A prospective longitudinal study of growth velocity in twin pregnancy

Citation
Apm. Smith et al., A prospective longitudinal study of growth velocity in twin pregnancy, ULTRASOUN O, 18(5), 2001, pp. 485-487
Citations number
7
Language
INGLESE
art.tipo
Article
Categorie Soggetti
Reproductive Medicine
Journal title
ULTRASOUND IN OBSTETRICS & GYNECOLOGY
ISSN journal
0960-7692 → ACNP
Volume
18
Issue
5
Year of publication
2001
Pages
485 - 487
Database
ISI
SICI code
0960-7692(200111)18:5<485:APLSOG>2.0.ZU;2-Q
Abstract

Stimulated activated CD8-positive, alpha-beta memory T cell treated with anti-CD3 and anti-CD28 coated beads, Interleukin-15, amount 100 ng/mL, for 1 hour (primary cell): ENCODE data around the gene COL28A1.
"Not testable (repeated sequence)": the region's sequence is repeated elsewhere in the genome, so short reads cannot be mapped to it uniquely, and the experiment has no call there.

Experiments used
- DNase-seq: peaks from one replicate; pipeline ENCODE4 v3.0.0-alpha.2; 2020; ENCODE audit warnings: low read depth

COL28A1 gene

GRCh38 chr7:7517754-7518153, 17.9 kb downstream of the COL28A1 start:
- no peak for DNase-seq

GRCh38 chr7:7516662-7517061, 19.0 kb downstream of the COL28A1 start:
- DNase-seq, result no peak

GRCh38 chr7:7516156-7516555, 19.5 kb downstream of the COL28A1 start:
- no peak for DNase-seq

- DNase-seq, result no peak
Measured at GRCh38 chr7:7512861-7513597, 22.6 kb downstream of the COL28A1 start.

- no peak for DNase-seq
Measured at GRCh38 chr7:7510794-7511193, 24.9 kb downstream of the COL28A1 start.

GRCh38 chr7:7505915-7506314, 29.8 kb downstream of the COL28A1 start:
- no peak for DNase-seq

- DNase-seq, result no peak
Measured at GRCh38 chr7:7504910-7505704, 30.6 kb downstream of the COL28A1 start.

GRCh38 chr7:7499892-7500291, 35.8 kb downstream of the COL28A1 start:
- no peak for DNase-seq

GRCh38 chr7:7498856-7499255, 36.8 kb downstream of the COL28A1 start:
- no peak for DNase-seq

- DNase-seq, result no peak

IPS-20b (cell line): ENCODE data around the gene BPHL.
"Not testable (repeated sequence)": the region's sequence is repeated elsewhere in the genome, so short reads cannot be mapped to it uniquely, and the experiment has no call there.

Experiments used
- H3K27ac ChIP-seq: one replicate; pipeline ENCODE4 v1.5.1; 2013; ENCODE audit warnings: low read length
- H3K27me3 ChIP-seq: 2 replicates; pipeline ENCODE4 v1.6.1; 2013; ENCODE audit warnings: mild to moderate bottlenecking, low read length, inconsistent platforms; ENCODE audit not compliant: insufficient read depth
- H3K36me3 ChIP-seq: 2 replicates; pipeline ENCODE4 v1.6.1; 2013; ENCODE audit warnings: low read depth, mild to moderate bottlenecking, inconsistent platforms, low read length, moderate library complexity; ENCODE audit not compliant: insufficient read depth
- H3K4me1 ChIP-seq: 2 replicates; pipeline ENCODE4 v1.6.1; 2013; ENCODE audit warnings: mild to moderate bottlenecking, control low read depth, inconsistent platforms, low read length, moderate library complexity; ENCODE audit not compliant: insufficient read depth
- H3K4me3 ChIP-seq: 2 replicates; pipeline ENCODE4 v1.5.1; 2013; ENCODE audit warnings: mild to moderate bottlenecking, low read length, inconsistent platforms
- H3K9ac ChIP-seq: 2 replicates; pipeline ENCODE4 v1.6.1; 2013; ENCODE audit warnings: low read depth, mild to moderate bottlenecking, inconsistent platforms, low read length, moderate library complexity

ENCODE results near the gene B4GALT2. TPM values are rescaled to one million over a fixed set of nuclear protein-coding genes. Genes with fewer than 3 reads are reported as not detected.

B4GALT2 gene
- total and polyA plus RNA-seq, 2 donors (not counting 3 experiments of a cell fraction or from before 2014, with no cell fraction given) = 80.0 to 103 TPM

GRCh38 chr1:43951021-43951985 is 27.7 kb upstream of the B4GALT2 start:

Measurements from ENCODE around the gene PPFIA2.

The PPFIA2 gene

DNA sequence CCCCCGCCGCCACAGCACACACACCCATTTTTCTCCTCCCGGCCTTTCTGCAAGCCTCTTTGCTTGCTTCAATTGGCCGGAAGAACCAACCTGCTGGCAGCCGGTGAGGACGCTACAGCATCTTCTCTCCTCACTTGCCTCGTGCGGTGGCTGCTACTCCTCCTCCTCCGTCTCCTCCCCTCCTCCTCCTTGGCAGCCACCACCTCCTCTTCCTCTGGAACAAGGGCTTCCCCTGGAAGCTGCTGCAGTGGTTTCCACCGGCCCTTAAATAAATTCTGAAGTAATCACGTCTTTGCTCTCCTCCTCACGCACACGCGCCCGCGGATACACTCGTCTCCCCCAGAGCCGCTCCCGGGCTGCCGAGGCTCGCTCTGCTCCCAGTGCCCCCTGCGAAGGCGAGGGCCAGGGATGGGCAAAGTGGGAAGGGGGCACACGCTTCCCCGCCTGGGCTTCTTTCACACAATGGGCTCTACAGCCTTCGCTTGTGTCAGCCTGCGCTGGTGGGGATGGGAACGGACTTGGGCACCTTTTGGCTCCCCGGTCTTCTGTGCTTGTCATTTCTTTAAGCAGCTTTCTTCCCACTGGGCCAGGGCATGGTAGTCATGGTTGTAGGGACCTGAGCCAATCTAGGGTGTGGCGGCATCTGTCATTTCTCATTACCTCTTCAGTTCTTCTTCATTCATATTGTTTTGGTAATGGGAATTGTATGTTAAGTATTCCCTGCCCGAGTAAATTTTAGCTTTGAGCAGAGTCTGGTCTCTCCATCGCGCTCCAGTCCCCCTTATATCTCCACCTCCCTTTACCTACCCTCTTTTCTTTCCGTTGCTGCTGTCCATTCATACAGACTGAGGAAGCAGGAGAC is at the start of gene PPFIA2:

Objectives fundamental research into the growth of twins is lacking. Twin g rowth in utero is commonly assumed to follow similar patterns of growth as that of singletons. This preliminary descriptive study on twin pregnancy ai med to define growth velocity as gestation advances, and to study if twin o rder, fetal sex, zygosity and chorionicity have any relationship to growth velocity. Methods One hundred and sixty-two women with twin pregnancies had an ultras ound examination at fortnightly intervals from 16 weeks until delivery. Fet al measurements of biparietal diameter, abdominal circumference and femur l ength were performed at each examination. Growth velocity for each paramete r was defined as the difference in measurements for that parameter divided by the time interval between measurements. Postnatally, zygosity and chorio nicity were determined by genetic fingerprinting and inspection of the plac enta, respectively. Results Growth velocity for all parameters decreased as gestation advanced, with the downward trend more noticeable after 32 weeks. Maximum and minimu m growth occurred at 22-23 weeks and 36-37 weeks, respectively. Maximum and minimum growth velocities for the abdominal circumference were 1.7 and 0.8 cm/week, respectively. Birth order, fetal sex, chorionicity and zygosity w ere not related to growth velocity. Conclusions These preliminary results suggest that growth velocity in twins decreases after 32 weeks' gestation. It appears that growth velocity is in dependent of birth order, fetal sex, chorionicity and zygosity.